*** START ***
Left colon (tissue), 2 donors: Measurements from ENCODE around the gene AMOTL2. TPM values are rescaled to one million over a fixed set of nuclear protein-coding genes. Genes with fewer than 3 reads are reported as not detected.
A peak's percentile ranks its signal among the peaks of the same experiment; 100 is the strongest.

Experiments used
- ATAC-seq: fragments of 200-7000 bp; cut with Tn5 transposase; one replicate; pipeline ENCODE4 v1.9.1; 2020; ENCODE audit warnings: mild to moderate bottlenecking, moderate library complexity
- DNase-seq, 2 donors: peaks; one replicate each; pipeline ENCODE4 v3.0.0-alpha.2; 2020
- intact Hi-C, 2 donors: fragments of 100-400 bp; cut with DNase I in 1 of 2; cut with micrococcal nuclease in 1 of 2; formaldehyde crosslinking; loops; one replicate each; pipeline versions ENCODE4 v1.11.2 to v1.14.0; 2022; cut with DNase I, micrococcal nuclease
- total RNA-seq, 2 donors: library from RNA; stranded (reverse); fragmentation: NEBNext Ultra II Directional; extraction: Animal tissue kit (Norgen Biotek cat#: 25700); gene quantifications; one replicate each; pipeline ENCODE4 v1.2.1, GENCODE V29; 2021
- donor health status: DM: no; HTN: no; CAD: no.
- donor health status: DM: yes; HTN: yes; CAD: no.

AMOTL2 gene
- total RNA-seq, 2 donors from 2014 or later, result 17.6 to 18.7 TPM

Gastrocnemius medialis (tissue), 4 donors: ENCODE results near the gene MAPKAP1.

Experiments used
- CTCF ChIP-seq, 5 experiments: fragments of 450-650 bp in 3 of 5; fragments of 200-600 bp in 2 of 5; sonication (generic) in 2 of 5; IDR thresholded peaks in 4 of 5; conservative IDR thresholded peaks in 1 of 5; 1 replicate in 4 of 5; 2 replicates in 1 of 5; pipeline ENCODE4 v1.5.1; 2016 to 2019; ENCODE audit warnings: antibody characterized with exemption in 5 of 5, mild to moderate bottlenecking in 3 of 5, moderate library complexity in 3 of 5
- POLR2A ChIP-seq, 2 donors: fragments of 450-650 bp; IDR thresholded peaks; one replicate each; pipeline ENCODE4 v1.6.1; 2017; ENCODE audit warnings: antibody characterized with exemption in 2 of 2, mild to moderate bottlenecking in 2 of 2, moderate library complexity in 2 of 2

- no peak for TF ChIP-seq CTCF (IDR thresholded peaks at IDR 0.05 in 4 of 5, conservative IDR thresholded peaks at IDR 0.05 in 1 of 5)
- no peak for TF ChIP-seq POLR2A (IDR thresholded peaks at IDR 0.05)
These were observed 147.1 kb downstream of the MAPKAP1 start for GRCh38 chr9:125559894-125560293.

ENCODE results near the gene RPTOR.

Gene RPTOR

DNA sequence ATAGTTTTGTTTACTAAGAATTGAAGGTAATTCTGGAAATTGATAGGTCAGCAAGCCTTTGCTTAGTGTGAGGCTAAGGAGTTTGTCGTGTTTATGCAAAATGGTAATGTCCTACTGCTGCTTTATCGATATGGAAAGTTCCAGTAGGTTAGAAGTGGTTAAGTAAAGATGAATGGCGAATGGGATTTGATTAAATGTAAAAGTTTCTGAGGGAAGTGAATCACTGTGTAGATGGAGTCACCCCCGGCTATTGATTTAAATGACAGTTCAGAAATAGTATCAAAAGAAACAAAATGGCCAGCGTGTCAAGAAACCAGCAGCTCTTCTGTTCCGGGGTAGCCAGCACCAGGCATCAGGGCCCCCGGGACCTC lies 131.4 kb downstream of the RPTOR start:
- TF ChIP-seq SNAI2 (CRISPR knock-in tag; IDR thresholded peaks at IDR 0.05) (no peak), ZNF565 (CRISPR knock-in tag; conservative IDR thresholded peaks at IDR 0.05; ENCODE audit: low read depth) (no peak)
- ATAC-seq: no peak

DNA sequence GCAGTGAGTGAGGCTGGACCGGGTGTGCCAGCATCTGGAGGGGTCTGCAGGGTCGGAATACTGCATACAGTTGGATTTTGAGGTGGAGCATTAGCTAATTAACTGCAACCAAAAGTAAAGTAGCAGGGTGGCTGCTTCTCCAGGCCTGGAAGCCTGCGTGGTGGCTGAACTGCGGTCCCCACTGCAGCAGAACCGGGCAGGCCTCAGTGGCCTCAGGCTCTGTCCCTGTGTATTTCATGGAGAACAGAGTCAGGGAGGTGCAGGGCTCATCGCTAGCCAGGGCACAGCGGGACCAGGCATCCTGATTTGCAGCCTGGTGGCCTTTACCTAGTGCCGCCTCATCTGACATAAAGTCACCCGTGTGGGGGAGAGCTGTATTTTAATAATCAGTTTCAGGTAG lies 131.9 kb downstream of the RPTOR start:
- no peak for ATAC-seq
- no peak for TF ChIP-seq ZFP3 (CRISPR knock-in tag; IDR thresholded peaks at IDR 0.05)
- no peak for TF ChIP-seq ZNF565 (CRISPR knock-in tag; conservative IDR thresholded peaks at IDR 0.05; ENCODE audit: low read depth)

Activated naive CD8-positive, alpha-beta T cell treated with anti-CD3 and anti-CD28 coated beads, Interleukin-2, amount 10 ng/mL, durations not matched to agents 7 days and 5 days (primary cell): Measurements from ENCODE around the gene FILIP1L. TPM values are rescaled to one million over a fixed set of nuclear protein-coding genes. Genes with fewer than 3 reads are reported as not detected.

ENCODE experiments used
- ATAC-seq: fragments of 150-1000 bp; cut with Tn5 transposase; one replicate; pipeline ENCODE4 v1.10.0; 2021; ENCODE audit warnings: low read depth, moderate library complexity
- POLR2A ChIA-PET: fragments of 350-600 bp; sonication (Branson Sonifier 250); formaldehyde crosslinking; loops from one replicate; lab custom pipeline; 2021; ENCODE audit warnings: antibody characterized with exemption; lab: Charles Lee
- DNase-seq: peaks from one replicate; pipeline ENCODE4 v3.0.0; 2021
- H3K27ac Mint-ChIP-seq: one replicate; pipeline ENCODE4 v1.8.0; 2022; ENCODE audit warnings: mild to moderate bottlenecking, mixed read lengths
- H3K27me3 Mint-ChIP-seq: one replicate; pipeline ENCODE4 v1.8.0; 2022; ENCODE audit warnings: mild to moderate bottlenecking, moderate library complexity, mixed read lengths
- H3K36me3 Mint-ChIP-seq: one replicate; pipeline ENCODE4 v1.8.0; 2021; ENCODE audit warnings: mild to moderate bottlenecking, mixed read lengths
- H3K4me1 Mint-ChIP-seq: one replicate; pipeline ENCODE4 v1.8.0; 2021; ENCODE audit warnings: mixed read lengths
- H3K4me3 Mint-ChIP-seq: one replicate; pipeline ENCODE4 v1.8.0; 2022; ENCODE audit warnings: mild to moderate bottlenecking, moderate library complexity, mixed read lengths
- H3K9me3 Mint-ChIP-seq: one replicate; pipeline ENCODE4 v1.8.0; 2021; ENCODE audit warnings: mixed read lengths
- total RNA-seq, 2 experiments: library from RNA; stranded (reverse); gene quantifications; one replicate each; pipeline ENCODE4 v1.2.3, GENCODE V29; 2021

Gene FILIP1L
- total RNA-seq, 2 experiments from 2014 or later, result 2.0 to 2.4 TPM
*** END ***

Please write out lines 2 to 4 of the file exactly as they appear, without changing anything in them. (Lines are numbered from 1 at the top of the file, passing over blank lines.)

A peak's percentile ranks its signal among the peaks of the same experiment; 100 is the strongest.

Experiments used
- ATAC-seq: fragments of 200-7000 bp; cut with Tn5 transposase; one replicate; pipeline ENCODE4 v1.9.1; 2020; ENCODE audit warnings: mild to moderate bottlenecking, moderate library complexity